“One day I just felt so frantic I couldn’t see my screen so I locked myself in the bathroom for a bit then went home, telling everyone I had a stomach bug so had to miss half the day,” she tells me. “I didn’t go in the next day either and concocted some elaborate story when I came back.”

Although she has had treatment and moved jobs successfully since, she has never told her work the real reason for her time off.

“In a small company you don’t have a confidential person to turn to; everyone knows everyone.”

“We want employers to treat physical and mental health problems as equally valid reasons for time off sick,” says Emma Mamo, head of workplace wellbeing at the mental health charity Mind. “Staff who need to take time off work because of stress and depression should be treated the same as those who take days off for physical health problems, such as back or neck pain.”

She says that categorising a day off as a “mental health sick day” is unhelpful, because it could “undermine the severity and impact a mental health problem can have on someone’s day-to-day activities, and creates an artificial separation between mental and physical health.”

Instead, employers should take advice from charities like Mind on how to make the mental health of their employees an organisational priority. They can offer workplace initiatives like Employee Assistance Programmes (which help staff with personal and work-related problems affecting their wellbeing), flexible working hours, and clear and supportive line management.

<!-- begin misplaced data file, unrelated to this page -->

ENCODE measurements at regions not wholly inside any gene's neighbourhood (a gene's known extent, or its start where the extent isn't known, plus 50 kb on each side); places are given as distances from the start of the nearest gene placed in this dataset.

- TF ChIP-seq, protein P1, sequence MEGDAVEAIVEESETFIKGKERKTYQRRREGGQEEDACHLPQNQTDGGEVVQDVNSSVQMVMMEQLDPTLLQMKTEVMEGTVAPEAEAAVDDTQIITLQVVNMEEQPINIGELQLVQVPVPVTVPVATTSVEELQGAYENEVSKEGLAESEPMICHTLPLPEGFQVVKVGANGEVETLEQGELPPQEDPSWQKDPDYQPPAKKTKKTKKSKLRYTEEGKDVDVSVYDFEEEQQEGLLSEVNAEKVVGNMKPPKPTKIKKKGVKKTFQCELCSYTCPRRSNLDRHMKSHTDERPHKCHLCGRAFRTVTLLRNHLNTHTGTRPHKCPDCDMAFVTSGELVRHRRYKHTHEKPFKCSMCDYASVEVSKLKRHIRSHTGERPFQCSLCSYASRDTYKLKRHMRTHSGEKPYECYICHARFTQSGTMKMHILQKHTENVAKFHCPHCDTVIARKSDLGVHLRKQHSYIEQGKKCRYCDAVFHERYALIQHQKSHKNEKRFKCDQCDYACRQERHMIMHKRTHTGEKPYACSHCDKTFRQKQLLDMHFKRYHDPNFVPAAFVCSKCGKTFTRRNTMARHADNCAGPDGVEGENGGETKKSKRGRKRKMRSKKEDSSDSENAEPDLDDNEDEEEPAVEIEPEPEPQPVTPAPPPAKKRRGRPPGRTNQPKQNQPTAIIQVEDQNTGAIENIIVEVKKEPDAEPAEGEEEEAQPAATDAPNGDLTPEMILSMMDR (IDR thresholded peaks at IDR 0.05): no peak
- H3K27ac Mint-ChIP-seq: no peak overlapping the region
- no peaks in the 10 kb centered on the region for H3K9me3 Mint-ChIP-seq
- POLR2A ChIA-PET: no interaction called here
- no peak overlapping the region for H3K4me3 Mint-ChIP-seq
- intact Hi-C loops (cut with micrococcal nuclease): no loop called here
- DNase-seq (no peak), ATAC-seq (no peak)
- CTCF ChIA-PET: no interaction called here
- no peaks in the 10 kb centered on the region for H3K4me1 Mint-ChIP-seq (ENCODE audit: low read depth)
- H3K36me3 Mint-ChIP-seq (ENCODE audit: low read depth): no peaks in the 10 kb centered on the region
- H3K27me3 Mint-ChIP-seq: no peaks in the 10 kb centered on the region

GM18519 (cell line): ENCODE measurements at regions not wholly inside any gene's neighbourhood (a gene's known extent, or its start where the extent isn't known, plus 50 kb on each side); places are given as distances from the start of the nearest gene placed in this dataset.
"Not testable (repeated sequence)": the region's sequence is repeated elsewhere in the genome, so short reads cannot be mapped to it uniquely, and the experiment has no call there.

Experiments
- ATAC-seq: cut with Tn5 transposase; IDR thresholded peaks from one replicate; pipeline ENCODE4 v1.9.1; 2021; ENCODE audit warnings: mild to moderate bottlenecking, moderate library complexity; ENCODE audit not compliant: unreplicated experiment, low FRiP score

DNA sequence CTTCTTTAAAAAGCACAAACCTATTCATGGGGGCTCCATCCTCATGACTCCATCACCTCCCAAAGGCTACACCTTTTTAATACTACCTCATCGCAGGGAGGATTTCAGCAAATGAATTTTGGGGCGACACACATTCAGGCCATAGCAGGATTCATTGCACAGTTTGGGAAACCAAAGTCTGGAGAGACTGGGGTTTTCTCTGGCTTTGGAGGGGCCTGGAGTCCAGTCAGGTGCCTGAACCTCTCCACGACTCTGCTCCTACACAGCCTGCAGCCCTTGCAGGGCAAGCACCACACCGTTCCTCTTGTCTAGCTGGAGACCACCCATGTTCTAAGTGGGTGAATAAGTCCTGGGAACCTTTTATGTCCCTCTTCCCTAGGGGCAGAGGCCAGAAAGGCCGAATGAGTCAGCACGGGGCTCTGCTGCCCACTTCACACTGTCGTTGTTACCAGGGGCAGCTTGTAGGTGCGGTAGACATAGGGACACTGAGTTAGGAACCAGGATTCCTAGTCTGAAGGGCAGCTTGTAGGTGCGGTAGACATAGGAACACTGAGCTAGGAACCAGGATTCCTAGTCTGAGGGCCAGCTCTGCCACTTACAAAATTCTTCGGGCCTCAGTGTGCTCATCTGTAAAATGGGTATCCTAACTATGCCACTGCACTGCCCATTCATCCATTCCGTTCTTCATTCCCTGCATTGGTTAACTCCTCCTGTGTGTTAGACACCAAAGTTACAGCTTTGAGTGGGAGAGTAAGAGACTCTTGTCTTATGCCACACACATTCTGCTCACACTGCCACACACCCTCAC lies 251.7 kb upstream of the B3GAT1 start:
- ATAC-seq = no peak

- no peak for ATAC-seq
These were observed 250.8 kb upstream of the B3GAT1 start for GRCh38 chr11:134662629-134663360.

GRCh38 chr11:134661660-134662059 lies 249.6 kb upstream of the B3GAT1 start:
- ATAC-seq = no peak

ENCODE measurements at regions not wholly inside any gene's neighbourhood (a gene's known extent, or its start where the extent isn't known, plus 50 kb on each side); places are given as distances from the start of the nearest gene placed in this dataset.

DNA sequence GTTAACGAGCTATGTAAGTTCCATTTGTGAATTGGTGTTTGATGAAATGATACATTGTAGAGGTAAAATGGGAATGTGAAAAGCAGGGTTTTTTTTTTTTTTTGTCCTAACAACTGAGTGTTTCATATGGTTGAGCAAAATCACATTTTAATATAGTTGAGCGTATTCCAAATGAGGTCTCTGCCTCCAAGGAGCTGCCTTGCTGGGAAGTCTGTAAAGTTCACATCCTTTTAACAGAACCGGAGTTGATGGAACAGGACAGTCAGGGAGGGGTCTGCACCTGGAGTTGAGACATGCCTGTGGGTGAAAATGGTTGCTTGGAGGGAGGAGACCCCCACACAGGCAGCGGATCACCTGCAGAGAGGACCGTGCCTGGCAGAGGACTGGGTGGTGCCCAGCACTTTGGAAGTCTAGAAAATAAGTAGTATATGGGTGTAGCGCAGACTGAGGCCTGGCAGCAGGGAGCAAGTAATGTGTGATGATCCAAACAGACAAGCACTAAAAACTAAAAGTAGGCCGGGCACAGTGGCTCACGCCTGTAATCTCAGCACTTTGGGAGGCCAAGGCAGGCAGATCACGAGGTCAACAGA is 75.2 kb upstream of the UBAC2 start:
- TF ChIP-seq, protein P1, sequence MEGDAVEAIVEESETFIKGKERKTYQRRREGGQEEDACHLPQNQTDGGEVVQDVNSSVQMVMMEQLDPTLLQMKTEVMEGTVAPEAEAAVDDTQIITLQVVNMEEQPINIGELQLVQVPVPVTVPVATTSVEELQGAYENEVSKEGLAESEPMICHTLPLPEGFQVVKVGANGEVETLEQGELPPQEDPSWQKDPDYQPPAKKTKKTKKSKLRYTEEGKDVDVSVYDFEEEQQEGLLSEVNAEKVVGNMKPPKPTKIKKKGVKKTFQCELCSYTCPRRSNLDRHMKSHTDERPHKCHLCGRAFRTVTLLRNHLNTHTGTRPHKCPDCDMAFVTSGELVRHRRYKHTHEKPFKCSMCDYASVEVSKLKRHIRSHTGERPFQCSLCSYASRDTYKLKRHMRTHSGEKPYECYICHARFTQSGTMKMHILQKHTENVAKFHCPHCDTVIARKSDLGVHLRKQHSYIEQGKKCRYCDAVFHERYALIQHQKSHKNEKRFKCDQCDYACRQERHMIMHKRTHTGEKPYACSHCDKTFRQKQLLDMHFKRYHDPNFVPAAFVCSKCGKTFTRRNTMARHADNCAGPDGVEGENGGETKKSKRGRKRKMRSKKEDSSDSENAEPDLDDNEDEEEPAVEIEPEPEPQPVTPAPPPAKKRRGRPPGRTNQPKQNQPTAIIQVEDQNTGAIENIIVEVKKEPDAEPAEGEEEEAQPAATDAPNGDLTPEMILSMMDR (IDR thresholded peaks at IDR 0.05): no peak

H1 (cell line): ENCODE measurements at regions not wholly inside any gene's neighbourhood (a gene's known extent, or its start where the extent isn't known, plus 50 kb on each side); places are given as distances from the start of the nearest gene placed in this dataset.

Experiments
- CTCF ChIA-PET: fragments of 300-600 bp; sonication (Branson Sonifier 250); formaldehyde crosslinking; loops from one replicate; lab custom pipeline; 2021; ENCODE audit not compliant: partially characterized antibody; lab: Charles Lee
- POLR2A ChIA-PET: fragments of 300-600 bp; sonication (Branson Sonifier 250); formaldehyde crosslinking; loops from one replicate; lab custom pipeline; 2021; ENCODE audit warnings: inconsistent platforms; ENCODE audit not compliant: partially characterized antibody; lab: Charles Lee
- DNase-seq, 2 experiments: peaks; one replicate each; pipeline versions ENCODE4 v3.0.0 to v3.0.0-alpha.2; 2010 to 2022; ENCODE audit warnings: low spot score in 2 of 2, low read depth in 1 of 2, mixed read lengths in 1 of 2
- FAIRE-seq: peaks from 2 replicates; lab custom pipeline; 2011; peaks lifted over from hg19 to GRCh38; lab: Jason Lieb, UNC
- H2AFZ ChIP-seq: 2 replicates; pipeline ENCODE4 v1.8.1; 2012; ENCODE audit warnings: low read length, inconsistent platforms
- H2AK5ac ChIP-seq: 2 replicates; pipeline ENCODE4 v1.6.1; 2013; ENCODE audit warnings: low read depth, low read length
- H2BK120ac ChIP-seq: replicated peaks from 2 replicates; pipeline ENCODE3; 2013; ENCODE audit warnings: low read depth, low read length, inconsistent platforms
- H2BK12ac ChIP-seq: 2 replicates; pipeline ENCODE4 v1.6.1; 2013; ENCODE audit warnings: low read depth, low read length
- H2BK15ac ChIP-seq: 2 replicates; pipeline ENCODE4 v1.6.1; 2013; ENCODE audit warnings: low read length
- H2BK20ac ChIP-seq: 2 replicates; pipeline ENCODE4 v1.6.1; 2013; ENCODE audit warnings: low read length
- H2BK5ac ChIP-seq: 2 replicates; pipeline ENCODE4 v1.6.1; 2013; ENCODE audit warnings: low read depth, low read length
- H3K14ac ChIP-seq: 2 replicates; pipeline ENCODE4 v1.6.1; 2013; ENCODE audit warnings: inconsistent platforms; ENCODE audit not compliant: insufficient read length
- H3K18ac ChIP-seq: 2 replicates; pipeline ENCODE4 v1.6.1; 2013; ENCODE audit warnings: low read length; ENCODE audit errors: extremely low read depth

“I returned to work gradually, under the guidance of my head of department, doctors and HR,” one journalist from Hertfordshire, who had to take three months off for her second anorexia inpatient admission, tells me. “I was immensely lucky in that my line manager, head of department and HR department were extremely understanding and told me to take as much time as I needed.”

“They didnt make me feel embarrassed or ashamed – such feelings came from myself”

“They knew that mental health – along with my anorexia I had severe depression – was the real reason I was off work ... I felt that my workplace handled my case in an exemplary manner. It was organised and professional and I wasn’t made to feel embarrassed or ashamed from them – such feelings came from myself.”